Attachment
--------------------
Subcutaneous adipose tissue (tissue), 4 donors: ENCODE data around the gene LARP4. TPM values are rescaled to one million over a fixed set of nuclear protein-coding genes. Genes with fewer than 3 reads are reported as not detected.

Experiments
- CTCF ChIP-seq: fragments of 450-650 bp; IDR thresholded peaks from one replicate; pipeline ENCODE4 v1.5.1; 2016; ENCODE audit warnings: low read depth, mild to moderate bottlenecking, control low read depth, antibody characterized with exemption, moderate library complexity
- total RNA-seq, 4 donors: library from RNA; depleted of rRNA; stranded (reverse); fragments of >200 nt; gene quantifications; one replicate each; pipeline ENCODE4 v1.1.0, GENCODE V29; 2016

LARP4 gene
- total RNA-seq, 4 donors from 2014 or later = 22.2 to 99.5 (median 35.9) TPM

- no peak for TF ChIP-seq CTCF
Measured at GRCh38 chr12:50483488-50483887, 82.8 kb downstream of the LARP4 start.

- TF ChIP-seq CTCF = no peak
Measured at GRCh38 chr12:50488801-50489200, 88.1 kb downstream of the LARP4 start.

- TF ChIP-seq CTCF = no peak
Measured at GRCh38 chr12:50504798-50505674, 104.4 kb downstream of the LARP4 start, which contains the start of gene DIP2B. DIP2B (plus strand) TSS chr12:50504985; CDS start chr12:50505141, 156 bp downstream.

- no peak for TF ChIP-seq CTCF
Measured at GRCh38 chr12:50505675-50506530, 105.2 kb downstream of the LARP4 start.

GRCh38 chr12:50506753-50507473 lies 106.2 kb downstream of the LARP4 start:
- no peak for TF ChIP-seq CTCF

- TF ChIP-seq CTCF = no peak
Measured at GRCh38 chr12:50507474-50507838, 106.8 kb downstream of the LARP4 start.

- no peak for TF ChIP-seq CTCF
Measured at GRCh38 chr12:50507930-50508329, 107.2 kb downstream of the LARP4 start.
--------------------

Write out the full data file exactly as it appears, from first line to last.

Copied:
Subcutaneous adipose tissue (tissue), 4 donors: ENCODE data around the gene LARP4. TPM values are rescaled to one million over a fixed set of nuclear protein-coding genes. Genes with fewer than 3 reads are reported as not detected.

Experiments
- CTCF ChIP-seq: fragments of 450-650 bp; IDR thresholded peaks from one replicate; pipeline ENCODE4 v1.5.1; 2016; ENCODE audit warnings: low read depth, mild to moderate bottlenecking, control low read depth, antibody characterized with exemption, moderate library complexity
- total RNA-seq, 4 donors: library from RNA; depleted of rRNA; stranded (reverse); fragments of >200 nt; gene quantifications; one replicate each; pipeline ENCODE4 v1.1.0, GENCODE V29; 2016

LARP4 gene
- total RNA-seq, 4 donors from 2014 or later = 22.2 to 99.5 (median 35.9) TPM

- no peak for TF ChIP-seq CTCF
Measured at GRCh38 chr12:50483488-50483887, 82.8 kb downstream of the LARP4 start.

- TF ChIP-seq CTCF = no peak
Measured at GRCh38 chr12:50488801-50489200, 88.1 kb downstream of the LARP4 start.

- TF ChIP-seq CTCF = no peak
Measured at GRCh38 chr12:50504798-50505674, 104.4 kb downstream of the LARP4 start, which contains the start of gene DIP2B. DIP2B (plus strand) TSS chr12:50504985; CDS start chr12:50505141, 156 bp downstream.

- no peak for TF ChIP-seq CTCF
Measured at GRCh38 chr12:50505675-50506530, 105.2 kb downstream of the LARP4 start.

GRCh38 chr12:50506753-50507473 lies 106.2 kb downstream of the LARP4 start:
- no peak for TF ChIP-seq CTCF

- TF ChIP-seq CTCF = no peak
Measured at GRCh38 chr12:50507474-50507838, 106.8 kb downstream of the LARP4 start.

- no peak for TF ChIP-seq CTCF
Measured at GRCh38 chr12:50507930-50508329, 107.2 kb downstream of the LARP4 start.